IBM poised for worst day in almost a year after sales miss

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IBM shares skidded deep into the red in pre-market trading on Wednesday after it posted its 20th straight quarter of sales decline, leaving Big Blue poised for its worst day in nearly a year.

The Armonk, New York-based technology group said its revenues slipped 3 per cent year-on-year to $18.2bn in the first quarter, missing analyst estimates of a slimmer fall to $18.4bn. Gross profit margin, an important gauge of profitability, meanwhile, fell to 42.8 per cent from 46.5 per cent in the first quarter of 2016.

Chief executive Ginni Rometty has been working to revive the more than century-old company’s sales with a focus on forward-looking “strategic imperatives”, like cloud, and the Watson artificial intelligence system that IBM hopes will disrupt fields as far-ranging as healthcare and marketing (it has already had some success on the Jeopardy circuit). While revenues from strategic imperatives rose 12 per cent in the first quarter, the deterioration of IBM’s core business of technology consulting and business hardware continued to weigh.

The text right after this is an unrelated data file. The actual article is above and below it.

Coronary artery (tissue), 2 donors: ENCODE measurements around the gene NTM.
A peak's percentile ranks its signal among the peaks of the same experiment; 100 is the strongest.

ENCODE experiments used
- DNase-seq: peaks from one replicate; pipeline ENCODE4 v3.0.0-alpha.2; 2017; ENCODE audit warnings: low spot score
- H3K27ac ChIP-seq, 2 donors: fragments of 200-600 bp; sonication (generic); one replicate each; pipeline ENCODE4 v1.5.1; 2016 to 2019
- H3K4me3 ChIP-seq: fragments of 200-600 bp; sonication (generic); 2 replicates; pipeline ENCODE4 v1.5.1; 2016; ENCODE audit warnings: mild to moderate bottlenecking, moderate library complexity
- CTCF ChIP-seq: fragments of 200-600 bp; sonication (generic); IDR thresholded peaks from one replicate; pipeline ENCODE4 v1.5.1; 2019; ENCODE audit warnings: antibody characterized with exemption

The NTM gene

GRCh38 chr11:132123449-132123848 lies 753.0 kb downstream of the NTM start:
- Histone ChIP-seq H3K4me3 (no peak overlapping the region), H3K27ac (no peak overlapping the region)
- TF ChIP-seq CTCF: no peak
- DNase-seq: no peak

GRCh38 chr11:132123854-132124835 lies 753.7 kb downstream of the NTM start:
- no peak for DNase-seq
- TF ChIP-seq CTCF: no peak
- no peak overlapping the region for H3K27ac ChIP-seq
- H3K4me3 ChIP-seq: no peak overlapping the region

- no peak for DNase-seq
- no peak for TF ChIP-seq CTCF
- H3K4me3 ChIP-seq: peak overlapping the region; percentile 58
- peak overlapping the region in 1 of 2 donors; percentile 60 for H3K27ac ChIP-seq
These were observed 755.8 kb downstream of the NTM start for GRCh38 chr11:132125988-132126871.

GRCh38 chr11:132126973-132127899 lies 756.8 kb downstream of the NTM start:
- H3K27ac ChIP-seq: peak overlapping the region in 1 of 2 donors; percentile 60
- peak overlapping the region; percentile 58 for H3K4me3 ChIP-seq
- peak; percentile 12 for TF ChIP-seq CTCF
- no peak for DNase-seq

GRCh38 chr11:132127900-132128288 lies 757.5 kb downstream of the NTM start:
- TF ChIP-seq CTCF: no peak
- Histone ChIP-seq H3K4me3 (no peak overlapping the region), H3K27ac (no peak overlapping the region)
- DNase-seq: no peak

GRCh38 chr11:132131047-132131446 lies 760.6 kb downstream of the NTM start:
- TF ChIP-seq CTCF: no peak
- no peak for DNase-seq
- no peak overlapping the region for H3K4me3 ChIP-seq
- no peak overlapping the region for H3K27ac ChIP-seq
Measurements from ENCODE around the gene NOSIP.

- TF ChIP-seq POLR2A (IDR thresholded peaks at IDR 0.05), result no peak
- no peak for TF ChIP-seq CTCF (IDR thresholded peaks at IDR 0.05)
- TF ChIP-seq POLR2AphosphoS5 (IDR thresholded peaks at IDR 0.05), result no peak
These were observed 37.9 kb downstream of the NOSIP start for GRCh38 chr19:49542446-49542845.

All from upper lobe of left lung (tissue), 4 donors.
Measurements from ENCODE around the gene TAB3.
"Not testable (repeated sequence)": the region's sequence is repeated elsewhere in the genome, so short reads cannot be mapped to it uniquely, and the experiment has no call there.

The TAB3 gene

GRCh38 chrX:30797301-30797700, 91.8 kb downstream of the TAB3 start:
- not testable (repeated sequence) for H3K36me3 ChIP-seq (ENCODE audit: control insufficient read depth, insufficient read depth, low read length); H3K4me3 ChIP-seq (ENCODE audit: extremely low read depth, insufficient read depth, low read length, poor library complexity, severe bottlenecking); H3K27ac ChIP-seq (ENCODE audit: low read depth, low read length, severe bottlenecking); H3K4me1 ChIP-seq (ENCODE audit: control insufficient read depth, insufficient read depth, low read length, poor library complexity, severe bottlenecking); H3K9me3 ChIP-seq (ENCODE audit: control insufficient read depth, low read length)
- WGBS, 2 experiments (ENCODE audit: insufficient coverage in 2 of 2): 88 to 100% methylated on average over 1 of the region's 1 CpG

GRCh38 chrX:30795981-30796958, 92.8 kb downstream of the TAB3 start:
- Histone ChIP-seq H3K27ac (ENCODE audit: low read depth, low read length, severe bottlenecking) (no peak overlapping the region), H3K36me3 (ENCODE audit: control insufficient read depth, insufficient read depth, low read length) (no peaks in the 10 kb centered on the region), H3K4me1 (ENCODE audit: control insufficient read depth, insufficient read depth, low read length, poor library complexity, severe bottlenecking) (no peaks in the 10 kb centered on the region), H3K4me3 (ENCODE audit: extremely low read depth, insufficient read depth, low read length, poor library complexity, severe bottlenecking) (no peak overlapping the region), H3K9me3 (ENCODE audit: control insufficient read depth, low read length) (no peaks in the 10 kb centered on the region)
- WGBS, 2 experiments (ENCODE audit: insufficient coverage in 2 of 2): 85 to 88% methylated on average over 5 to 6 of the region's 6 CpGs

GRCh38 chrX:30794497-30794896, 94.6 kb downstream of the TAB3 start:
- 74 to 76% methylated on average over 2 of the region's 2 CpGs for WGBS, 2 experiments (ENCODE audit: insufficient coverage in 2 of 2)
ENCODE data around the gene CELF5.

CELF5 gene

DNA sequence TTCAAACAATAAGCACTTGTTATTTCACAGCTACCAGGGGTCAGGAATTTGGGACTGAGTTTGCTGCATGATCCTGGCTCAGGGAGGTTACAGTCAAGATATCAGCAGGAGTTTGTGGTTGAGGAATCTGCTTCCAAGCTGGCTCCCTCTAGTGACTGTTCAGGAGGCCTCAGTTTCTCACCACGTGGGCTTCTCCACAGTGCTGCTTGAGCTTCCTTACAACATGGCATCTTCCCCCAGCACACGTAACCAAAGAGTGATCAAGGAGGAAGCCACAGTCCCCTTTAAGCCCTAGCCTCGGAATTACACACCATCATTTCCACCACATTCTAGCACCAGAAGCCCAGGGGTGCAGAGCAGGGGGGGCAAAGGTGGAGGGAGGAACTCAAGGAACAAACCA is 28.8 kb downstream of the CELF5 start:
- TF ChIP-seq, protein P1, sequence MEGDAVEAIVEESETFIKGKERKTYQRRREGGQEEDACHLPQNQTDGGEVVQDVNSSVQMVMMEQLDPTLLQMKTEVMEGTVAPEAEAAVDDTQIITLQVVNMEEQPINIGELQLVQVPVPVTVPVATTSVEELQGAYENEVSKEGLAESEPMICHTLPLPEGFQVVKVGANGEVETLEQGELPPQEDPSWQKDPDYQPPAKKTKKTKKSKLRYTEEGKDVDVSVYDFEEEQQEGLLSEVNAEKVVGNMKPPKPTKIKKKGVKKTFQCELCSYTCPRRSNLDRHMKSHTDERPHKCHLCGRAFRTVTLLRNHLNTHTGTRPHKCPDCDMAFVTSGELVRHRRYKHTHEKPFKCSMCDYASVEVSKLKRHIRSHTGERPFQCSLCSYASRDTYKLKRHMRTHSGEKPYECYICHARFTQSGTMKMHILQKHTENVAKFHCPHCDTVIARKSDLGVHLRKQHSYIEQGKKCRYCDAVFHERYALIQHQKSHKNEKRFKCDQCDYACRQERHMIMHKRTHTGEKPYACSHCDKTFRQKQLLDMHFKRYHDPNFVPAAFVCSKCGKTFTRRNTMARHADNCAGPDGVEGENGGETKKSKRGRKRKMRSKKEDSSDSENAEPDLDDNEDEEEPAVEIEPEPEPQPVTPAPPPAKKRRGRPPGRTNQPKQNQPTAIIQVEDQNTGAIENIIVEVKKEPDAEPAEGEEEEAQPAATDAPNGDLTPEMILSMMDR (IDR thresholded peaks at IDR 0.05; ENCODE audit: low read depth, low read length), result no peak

“Unfortunately, there was very little in the [first quarter] report to incrementally support our positive thesis – [the Global Business Services division] did not break trend, the gross margin deteriorated for all segments and the outsourcing business showed some signs of duress, even if temporary, which diminishes visibility in an already back-end weighted year,” said Stifel analyst David Grossman.

“While the stock is likely to remain under pressure the next three months, we continue to believe that IBM is doing the right things to position themselves for longer-term sustainable growth, even if the transition is testing our patience”.

IBM’s shares skidded 5.3 per cent in pre-market trading, which would mark the worst day since the market turmoil that followed the Brexit vote last June. The fall in IBM’s shares will strip about 60 points from the price-weighted Dow at the open, based on Financial Times calculations.

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